Planning chiefs are hoping to end 27 years of uncertainty by giving the go-ahead to the £4bn redevelopment of Battersea Power Station.

At present, all indicators point towards Wandsworth Council’s planning applications committee approving various plans, which would see the site become home to accommodation and business, cultural and conference facilities.

The applications include the demolition of other buildings and development of the land surrounding the 81-year-old station to ensure space for retail, restaurants, bars and cafes, community and cultural space and some of the 3,700 proposed homes.

Labour group leader, Councillor Tony Belton, pledged to argue for a deferral of the decision - but admitted there was no chance of blocking Conservative councillors from giving Real Estate Opportunities’ (REO) applications the thumbs up.

He said: “It will be impossible to consider this in the timescale concerned.

“I think the council should have said: ‘Look this is so big we need a three-day public hearing to consider this properly’.”

The committee agreed to meet at 7pm on Thursday - half an hour earlier than usual - to consider the 312-page report by planning officers, which covers four separate applications for the site.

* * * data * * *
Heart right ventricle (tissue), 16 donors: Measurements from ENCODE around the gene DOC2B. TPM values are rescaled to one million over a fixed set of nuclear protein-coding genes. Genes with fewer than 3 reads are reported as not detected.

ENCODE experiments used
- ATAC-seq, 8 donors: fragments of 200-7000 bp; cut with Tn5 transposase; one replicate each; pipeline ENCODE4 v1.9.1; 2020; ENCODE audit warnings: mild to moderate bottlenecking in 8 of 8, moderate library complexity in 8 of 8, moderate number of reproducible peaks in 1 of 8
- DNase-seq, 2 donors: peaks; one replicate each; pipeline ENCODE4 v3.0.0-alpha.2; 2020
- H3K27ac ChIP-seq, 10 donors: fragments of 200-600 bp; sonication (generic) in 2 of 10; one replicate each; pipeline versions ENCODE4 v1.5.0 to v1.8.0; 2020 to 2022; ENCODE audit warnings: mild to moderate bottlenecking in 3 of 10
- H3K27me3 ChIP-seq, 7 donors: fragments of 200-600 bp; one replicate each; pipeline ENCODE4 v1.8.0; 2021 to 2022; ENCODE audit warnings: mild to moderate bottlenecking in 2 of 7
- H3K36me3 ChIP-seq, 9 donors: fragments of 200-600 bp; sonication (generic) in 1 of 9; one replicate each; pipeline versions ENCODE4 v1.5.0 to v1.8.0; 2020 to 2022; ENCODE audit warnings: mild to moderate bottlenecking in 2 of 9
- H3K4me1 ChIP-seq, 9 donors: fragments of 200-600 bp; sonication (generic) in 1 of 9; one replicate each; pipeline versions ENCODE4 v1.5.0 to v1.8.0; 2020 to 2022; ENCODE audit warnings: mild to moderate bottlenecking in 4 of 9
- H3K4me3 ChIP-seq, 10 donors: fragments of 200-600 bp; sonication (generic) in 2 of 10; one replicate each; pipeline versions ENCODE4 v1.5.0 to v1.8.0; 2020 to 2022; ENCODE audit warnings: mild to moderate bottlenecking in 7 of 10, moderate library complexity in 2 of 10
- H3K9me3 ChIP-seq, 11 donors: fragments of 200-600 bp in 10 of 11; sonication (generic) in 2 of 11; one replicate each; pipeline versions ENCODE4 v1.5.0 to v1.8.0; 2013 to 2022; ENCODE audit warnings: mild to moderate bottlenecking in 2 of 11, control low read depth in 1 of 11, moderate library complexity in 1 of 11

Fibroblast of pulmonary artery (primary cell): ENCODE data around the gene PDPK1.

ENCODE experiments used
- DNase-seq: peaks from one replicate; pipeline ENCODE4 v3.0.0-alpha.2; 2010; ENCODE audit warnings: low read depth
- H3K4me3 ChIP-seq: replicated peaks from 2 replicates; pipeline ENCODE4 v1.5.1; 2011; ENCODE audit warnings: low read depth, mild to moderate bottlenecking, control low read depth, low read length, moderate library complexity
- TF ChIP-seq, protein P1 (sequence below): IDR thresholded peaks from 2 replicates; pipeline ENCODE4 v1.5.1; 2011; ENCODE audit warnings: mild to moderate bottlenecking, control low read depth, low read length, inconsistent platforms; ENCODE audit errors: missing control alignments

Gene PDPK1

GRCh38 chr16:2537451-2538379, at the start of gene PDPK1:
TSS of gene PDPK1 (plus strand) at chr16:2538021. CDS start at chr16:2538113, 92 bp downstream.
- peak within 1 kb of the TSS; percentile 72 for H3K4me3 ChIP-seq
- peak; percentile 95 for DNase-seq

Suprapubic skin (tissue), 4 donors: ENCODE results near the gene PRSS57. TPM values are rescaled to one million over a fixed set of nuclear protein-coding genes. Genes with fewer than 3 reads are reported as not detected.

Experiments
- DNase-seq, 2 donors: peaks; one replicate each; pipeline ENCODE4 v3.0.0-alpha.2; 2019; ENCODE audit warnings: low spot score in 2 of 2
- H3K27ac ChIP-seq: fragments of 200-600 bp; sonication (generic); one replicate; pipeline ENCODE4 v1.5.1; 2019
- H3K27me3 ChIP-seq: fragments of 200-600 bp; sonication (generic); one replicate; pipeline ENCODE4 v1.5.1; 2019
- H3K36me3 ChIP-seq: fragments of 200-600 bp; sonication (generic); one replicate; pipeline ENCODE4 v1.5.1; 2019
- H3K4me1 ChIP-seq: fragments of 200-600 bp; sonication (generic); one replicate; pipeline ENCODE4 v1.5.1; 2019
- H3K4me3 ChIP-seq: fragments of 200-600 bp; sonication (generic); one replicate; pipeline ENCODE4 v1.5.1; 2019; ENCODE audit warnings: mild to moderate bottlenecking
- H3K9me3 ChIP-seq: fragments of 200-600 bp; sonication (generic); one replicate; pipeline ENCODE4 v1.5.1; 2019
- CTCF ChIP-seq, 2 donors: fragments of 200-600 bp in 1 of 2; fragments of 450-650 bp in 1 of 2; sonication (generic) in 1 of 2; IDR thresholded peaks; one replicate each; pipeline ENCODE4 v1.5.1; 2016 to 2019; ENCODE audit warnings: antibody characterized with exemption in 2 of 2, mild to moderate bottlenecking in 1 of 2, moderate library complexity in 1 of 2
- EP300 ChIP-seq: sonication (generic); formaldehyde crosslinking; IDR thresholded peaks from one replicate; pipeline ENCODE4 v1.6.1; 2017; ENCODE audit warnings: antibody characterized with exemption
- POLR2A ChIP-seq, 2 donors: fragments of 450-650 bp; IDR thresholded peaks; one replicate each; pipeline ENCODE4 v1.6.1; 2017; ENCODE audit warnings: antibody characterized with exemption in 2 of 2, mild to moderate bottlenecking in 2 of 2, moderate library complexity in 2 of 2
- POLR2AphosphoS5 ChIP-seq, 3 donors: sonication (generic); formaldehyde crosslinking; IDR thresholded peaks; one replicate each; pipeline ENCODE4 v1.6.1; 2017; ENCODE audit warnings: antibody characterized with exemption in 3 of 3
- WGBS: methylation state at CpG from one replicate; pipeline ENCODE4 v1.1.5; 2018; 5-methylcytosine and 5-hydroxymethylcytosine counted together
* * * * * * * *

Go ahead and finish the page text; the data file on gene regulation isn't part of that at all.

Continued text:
It also includes details about a possible £663m Northern Line extension to Battersea Power Station - £203m would come from REO under the current proposals - which is deemed to be crucial to the redevelopment of Nine Elms.

Coun Belton added he did not believe either the Government or Boris Johnson would do anything to halt the existing plan for the station, which closed in 1983.

Meanwhile, Brian Barnes, chair of Battersea Power Station Community Group, this week reiterated his objection to the scheme for the station.

He said: “If it were ever built, the power station would be obscured by massive blocks of luxury flats and hotels.

“The station will be altered with changes that will spoil the Grade II*-listed building, with windows in the side walls, the 1950s control room dismantled, new false ceilings in the main turbine hall, pods for penthouses covering the roofs and chimneys demolished and replaced by replicas.

“Out of 3,700 flats only about 500 are to be part buy/part let - so called affordable. The grade 2 Battersea water pumping station will be destroyed completely.”

Both Wandsworth Council and REO declined to comment ahead of any formal decision.

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